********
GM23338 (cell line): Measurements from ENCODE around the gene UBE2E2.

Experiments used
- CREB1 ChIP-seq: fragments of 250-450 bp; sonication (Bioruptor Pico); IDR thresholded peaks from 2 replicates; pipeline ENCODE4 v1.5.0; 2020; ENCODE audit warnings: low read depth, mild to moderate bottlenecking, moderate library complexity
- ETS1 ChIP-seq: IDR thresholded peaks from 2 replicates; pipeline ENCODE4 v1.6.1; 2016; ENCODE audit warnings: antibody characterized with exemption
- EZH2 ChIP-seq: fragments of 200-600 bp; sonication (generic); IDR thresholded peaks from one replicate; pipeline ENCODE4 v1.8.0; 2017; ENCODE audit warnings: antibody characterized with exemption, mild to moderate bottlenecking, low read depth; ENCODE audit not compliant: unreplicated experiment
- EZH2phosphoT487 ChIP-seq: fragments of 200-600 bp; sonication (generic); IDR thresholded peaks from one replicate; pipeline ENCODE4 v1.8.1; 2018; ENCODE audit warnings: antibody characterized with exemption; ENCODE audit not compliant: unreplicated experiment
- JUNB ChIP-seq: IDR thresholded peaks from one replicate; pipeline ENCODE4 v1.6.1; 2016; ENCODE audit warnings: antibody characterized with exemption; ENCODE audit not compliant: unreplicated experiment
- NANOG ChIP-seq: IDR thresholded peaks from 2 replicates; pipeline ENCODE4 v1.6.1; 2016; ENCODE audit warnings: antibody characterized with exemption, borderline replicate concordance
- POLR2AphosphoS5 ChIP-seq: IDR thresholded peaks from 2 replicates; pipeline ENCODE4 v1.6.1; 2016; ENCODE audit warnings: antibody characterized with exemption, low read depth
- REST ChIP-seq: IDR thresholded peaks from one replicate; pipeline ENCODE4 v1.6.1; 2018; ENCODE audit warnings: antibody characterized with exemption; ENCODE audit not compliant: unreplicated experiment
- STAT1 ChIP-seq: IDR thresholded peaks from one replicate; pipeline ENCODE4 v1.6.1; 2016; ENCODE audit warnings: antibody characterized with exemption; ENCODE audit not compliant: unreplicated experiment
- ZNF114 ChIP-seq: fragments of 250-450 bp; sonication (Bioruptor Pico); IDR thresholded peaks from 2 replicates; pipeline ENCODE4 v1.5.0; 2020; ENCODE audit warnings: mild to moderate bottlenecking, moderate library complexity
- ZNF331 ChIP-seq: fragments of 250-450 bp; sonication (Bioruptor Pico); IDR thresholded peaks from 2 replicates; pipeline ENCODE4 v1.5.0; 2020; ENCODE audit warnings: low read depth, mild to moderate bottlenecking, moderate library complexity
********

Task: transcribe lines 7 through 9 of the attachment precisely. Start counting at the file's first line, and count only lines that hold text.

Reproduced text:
- JUNB ChIP-seq: IDR thresholded peaks from one replicate; pipeline ENCODE4 v1.6.1; 2016; ENCODE audit warnings: antibody characterized with exemption; ENCODE audit not compliant: unreplicated experiment
- NANOG ChIP-seq: IDR thresholded peaks from 2 replicates; pipeline ENCODE4 v1.6.1; 2016; ENCODE audit warnings: antibody characterized with exemption, borderline replicate concordance
- POLR2AphosphoS5 ChIP-seq: IDR thresholded peaks from 2 replicates; pipeline ENCODE4 v1.6.1; 2016; ENCODE audit warnings: antibody characterized with exemption, low read depth